Addressing the Value Gap – Living Expenses


Both amounts can be determined with some accuracy by professionals. A qualified appraiser will analyze a company, its prospects, differentiation, markets, and comparative businesses and develop a value for the business. A good financial planner will look at savings, expected income, anticipated lifestyle expenses, life expectancy, and inflation and develop a scenario for the amount needed to fund those expectations.

Simple, right? Financial plan requirements minus net proceeds from the business transfer equals the value gap.

Testing the Value Gap

If it is so simple, why do so few business owners do it? Instead, they value their businesses by hearsay, misestimate their lifestyle needs by a substantial margin, and think “I’ll probably be fine.” In fact, fewer than one owner in five has even documented any plan for their transition.

Let’s take my favorite business owner, Bob of Bob’s Widgets Inc. Bob pays himself $120,000 a year and lives nicely on that amount. So he estimates that $10,000 a month should cover his lifestyle in retirement. To generate that, he needs $3,000,000 in savings with a 4% return. That means he has to sell his business for about $4,000,000, assuming 24% capital gains tax.  His company sold $7,000,000 in widgets last year, with a $500,000 pre-tax bottom line, so he is sure it’s worth at least $4,000,000. (We’ll discuss this valuation in my next column.)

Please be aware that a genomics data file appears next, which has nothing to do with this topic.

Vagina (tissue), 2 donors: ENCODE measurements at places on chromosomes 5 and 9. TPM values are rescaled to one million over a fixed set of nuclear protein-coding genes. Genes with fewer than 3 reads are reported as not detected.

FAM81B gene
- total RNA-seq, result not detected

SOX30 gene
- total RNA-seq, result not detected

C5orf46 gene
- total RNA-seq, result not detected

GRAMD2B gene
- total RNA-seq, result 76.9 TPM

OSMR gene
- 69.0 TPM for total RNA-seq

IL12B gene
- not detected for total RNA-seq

value gapBut wait a minute. Is Bob really making $120,000 a year? He drives a Ford Super-Duty company truck that cost $85,000. The payment is about $1,500 a month. Insurance, maintenance and fuel are paid for by the company. Bob’s Widgets Inc. also pays for Bob’s $750 a month health insurance, his $1,200 monthly life insurance, and his $7,200 annual personal tax preparation bill.

“Sellers Discretionary Expenses”

Bob’s company expenses are not only common, but he doesn’t really take all that much in comparison to some owners. Any advisor can tell stories of company-paid second homes, family trips and other expenses far less business-related than Bob’s.

Without going beyond what would be considered “normal” owner perks, we can add about $58,000 a year in post-tax spending to Bob’s lifestyle. At his 4% return assumption, that adds another $1,450,000 in post-tax proceeds from the business to his need for a liquid asset base.

Even if Bob’s assumption of a lower capital gains rate is correct (which is not the case in 90% of small business sales) he actually needs a sale price of at least $6,000,000 just to maintain his current lifestyle.

Even Bob knows that his company can’t sell for $6,000,000. Without getting an appraisal or a formal financial plan, Bob has just had his first lesson in planning for the Value Gap.


This article was originally published by John F. Dini, CBEC, CExP, CEPA on John develops transition and succession strategies that allow business owners to exit their companies on their own schedule, with the proceeds they seek and complete control over the process. He takes a coaching approach to client engagements, focusing on helping owners of companies with $1M to $250M in revenue achieve both their desired lifestyles and legacies.

Updated: May 28, 2024

About the author
John Dini of The Exit Planning Coach is a member of XPX San Antonio

I have owned companies in manufacturing, distribution and services, along with well over 10,000 hours of coaching business owners. I will understand your business and your objectives.